An example of this fact would be that Google bought DeepMind – a UK-based AI company – back in 2014 for a reported $400 million. DeepMind is now part of the Alphabet umbrella, which is an acknowledgement that the technology sector will grow into these areas in the coming years, and the seeds of that growth are already being planted.

Trading on Alphabet with CFDs

A contract for difference (CFD) is a financial derivative with which you agree to exchange the difference in the price of an asset – in this case Alphabet stock – from when you opened your position to when you close it. To go long on Alphabet shares, you would buy the market; to go short on Alphabet, you would sell the market.

Trading on Alphabet with spread bets

Spread betting on Alphabet stock lets you bet an amount of money per point of movement in the share price. This movement can be up or down, meaning you can go long or short and your profit or loss is determined by the degree to which your prediction is correct. The more the market moves in your predicted direction, the more you make; but the more it moves against you, the greater your loss.

Alphabet key personnel: who manages the company?

There are 15 members on the Alphabet board of directors:

Sundar Pichai Chief executive officer and director
Ruth Porat Chief financial officer and senior vice-president
Eileen Naughton Vice-president: people and operations
Sergey Brin Director
Larry Page Director
Frances Hamilton Arnold Director
Amie Thuerner O'Toole Chief accounting officer and vice-president
Ellen West Vice-president: investor relations
John LeRoy Hennessy Chairman
Ram Kavitarak Shriram Independent director
Louis John Doerr Independent director
Ann Mather Independent director
Alan R. Mulally Independent director
Roger Walton Ferguson Independent director
Robin L. Washington Independent director

What is Google’s business model?

The vast majority of Google’s revenue is generated by advertising via its search engine. As well as this, Google’s AdSense places adverts on websites that are listed on its search algorithm. Companies pay Google for these ads, and they can move further up the Google search rankings by doing so – thus increasing the number of visitors to their sites.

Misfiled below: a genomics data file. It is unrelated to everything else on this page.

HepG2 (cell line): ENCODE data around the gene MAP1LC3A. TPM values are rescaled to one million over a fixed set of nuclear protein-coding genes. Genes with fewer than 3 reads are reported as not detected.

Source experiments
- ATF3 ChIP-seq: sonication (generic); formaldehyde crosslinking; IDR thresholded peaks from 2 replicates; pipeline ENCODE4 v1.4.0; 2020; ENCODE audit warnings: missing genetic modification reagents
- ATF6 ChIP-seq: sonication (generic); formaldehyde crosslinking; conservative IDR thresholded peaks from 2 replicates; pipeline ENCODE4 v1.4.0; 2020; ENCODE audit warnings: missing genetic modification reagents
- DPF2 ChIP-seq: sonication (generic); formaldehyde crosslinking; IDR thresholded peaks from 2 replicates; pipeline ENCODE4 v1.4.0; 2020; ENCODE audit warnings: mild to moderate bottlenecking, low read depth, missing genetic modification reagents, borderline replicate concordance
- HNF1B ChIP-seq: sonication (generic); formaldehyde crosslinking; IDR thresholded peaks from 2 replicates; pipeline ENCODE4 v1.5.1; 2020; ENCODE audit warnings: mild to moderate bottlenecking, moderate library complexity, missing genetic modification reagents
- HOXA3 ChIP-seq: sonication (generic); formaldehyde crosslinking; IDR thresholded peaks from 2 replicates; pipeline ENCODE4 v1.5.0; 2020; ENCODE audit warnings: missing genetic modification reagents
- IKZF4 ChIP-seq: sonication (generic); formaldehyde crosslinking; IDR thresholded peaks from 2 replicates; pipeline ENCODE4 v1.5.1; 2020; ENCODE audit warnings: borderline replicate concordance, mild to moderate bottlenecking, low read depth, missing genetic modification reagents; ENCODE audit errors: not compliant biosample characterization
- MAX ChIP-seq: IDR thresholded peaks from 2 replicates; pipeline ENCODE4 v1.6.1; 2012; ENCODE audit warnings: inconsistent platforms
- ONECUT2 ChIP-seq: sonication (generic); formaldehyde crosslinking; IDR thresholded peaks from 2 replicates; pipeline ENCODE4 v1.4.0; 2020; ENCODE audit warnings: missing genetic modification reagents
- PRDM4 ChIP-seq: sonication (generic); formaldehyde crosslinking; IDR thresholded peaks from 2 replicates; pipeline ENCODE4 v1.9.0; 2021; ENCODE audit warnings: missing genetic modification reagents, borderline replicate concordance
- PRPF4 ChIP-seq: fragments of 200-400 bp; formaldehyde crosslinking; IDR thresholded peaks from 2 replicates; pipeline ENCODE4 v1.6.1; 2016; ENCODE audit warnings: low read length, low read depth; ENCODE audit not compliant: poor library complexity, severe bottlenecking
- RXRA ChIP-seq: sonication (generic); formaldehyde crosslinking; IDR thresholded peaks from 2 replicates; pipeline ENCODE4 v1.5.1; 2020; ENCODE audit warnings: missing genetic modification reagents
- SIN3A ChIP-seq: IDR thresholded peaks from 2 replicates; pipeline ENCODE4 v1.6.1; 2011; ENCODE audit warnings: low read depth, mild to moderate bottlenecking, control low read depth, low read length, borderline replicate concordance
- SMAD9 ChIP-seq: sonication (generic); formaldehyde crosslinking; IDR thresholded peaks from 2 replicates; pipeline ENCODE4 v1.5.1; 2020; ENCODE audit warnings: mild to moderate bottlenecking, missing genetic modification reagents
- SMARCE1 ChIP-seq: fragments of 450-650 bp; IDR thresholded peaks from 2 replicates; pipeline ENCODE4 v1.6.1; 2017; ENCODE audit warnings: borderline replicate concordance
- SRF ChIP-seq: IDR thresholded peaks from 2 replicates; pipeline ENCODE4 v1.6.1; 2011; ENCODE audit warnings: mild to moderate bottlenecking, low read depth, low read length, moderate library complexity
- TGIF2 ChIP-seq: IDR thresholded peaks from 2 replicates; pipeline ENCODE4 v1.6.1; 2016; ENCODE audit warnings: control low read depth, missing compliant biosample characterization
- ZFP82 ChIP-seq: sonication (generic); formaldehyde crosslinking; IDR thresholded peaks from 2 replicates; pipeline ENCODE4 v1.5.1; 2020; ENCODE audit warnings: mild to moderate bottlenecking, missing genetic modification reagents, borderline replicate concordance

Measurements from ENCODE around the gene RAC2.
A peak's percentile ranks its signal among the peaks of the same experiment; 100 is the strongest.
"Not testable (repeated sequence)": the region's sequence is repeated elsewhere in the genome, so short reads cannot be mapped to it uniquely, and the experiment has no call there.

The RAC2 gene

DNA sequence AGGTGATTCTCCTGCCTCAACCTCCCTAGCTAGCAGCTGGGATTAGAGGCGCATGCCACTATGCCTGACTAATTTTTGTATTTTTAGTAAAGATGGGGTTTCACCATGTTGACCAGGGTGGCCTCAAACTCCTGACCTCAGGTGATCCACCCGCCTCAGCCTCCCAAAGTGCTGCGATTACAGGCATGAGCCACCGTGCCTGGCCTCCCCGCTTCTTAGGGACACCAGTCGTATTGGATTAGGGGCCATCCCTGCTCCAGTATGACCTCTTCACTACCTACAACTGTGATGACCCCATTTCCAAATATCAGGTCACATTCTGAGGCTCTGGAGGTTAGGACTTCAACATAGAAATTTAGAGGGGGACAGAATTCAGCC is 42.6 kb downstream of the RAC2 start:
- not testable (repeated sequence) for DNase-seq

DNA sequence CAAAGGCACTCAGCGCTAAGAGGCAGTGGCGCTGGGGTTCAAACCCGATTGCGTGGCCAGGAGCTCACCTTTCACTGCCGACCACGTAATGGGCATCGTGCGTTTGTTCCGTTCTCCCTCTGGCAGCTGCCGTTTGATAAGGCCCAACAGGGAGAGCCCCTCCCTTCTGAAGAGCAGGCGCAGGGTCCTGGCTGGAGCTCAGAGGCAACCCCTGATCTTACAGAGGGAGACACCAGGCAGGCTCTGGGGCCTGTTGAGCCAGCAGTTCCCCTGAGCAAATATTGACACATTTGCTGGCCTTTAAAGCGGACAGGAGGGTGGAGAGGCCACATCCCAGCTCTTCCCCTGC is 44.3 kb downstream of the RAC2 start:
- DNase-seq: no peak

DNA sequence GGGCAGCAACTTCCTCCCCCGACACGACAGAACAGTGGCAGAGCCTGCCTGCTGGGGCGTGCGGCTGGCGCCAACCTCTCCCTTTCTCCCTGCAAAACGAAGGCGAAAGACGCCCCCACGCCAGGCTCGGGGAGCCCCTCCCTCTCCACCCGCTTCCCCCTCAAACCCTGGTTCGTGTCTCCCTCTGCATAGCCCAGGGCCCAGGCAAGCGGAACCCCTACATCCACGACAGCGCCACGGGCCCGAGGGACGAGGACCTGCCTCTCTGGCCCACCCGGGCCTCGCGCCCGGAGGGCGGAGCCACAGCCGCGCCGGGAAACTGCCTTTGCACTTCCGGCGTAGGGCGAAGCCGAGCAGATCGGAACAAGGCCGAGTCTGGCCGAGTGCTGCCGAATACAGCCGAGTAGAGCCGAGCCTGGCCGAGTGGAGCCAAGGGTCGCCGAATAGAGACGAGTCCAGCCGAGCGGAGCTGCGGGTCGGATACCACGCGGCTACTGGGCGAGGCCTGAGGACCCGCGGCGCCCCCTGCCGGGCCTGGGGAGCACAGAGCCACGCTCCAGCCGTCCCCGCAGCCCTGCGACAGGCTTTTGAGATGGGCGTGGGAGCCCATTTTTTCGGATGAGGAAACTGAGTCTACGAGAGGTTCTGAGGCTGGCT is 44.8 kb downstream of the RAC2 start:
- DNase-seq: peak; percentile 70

In order to facilitate these large advertising revenues, Google needs a lot of users. As a result, Google’s main aim is to connect the world’s information, while making it universally accessible and useful.

In this regard, Google’s business model relies on ensuring that its users feel that the search engine is the best one out there, and it achieves this by constantly scanning and improving its algorithms to fight off competition from other search engines such as Microsoft’s Bing.

Alphabet fundamental analysis: how to analyse the Alphabet share price

If you want to analyse the Alphabet share price, you can carry out a fundamental analysis of the company. Fundamental analysis is different to technical analysis – which is primarily concerned with chart patterns and price action – as it attempts to determine the inherent profitability of a company based on financial statements, company leadership and other macroeconomic factors.

You can find the company’s financial information on its website and within the company’s annual report. Some of the fundamental metrics you can use to determine the value of Alphabet shares include earnings per share (EPS), price-to-earnings (P/E) and return on equity (ROE).

  • EPS attempts to forecast how profitable Alphabet is. To calculate earnings per share, divide Alphabet’s profit by the number of outstanding shares
  • P/E shows how much you’d have to spend on Alphabet shares to make $1 in profit. To calculate the price-to-earnings ratio, divide Alphabet’s share price by its EPS
  • ROE compares Alphabet’s income from its assets against its shareholder investments. To calculate return on equity, you’d divide Alphabet’s net income by stakeholder equity

1 Deposits for leveraged trades are 20-25% on 99.77% of tier one US shares.
2 Tax laws are subject to change and depend on individual circumstances. Tax law may differ in a jurisdiction other than the UK.
3 Forbes, 2019

Publication date : 2019-06-28T09:18:00+0100


This information has been prepared by IG, a trading name of IG Markets Limited. In addition to the disclaimer below, the material on this page does not contain a record of our trading prices, or an offer of, or solicitation for, a transaction in any financial instrument. IG accepts no responsibility for any use that may be made of these comments and for any consequences that result. No representation or warranty is given as to the accuracy or completeness of this information. Consequently any person acting on it does so entirely at their own risk. Any research provided does not have regard to the specific investment objectives, financial situation and needs of any specific person who may receive it. It has not been prepared in accordance with legal requirements designed to promote the independence of investment research and as such is considered to be a marketing communication. Although we are not specifically constrained from dealing ahead of our recommendations we do not seek to take advantage of them before they are provided to our clients. See full non-independent research disclaimer and quarterly summary.